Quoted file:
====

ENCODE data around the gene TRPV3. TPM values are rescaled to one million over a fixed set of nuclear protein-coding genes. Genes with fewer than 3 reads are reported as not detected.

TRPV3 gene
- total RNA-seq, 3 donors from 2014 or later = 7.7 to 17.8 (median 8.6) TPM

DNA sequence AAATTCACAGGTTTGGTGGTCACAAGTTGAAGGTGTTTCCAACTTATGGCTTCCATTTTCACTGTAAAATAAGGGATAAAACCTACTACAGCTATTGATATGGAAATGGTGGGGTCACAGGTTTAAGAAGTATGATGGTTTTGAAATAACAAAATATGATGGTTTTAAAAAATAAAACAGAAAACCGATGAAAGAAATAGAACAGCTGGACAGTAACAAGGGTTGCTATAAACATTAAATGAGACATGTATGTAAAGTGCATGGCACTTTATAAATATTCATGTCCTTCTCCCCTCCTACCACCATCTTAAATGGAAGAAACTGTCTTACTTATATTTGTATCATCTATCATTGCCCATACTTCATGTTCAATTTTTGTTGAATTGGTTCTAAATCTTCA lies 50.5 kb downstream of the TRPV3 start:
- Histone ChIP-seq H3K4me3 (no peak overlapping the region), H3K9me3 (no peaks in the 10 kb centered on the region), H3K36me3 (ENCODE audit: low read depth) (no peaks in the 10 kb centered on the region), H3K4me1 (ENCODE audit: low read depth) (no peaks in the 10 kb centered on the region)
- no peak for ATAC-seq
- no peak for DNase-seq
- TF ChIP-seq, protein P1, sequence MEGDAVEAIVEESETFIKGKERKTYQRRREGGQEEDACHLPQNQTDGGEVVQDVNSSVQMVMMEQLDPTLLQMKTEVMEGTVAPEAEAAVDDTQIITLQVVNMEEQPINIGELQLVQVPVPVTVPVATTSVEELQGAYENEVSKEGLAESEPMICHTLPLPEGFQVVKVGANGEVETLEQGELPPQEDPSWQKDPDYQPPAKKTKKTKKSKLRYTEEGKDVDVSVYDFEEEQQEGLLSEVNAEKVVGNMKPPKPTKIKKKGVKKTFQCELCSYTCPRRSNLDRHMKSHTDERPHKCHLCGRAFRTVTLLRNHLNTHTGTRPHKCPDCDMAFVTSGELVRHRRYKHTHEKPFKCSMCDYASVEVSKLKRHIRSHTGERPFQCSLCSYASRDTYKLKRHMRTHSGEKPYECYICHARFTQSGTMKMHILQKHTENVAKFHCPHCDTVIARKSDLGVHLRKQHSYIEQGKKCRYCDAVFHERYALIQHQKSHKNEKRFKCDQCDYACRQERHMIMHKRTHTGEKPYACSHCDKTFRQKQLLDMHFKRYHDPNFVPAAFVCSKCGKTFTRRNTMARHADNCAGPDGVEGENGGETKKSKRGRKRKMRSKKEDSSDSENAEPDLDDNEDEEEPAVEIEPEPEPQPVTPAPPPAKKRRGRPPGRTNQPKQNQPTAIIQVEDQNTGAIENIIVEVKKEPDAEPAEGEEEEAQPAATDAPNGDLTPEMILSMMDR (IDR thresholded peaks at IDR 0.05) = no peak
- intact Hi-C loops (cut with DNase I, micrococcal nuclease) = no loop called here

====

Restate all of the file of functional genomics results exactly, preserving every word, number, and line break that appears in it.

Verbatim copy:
ENCODE data around the gene TRPV3. TPM values are rescaled to one million over a fixed set of nuclear protein-coding genes. Genes with fewer than 3 reads are reported as not detected.

TRPV3 gene
- total RNA-seq, 3 donors from 2014 or later = 7.7 to 17.8 (median 8.6) TPM

DNA sequence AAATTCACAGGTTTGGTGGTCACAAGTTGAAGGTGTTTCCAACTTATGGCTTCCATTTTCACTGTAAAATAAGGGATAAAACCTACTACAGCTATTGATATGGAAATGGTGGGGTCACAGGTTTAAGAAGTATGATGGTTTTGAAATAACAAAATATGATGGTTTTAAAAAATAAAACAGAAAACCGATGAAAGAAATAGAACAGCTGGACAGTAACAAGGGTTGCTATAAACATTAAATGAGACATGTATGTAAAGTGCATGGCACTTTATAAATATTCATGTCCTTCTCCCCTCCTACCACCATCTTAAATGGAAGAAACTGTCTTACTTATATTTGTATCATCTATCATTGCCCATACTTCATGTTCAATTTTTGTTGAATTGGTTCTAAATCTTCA lies 50.5 kb downstream of the TRPV3 start:
- Histone ChIP-seq H3K4me3 (no peak overlapping the region), H3K9me3 (no peaks in the 10 kb centered on the region), H3K36me3 (ENCODE audit: low read depth) (no peaks in the 10 kb centered on the region), H3K4me1 (ENCODE audit: low read depth) (no peaks in the 10 kb centered on the region)
- no peak for ATAC-seq
- no peak for DNase-seq
- TF ChIP-seq, protein P1, sequence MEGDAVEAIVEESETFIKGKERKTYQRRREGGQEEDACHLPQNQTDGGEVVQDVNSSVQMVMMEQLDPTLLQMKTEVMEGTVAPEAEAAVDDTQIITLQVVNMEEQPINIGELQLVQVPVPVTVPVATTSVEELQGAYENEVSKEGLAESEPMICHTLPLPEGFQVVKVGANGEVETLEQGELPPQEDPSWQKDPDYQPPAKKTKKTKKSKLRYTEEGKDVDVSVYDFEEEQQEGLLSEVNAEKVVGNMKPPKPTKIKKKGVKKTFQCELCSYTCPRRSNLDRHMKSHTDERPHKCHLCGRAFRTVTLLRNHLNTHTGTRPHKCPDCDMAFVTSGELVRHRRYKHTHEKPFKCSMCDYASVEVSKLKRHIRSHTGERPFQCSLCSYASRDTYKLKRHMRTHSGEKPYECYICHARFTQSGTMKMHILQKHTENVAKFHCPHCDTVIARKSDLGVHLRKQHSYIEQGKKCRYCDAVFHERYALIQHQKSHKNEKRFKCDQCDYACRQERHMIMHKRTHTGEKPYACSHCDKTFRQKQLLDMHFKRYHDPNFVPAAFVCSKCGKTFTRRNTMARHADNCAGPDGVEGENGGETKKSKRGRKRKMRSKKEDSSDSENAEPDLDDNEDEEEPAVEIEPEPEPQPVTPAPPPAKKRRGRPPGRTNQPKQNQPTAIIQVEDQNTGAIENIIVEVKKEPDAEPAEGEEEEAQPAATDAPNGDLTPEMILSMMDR (IDR thresholded peaks at IDR 0.05) = no peak
- intact Hi-C loops (cut with DNase I, micrococcal nuclease) = no loop called here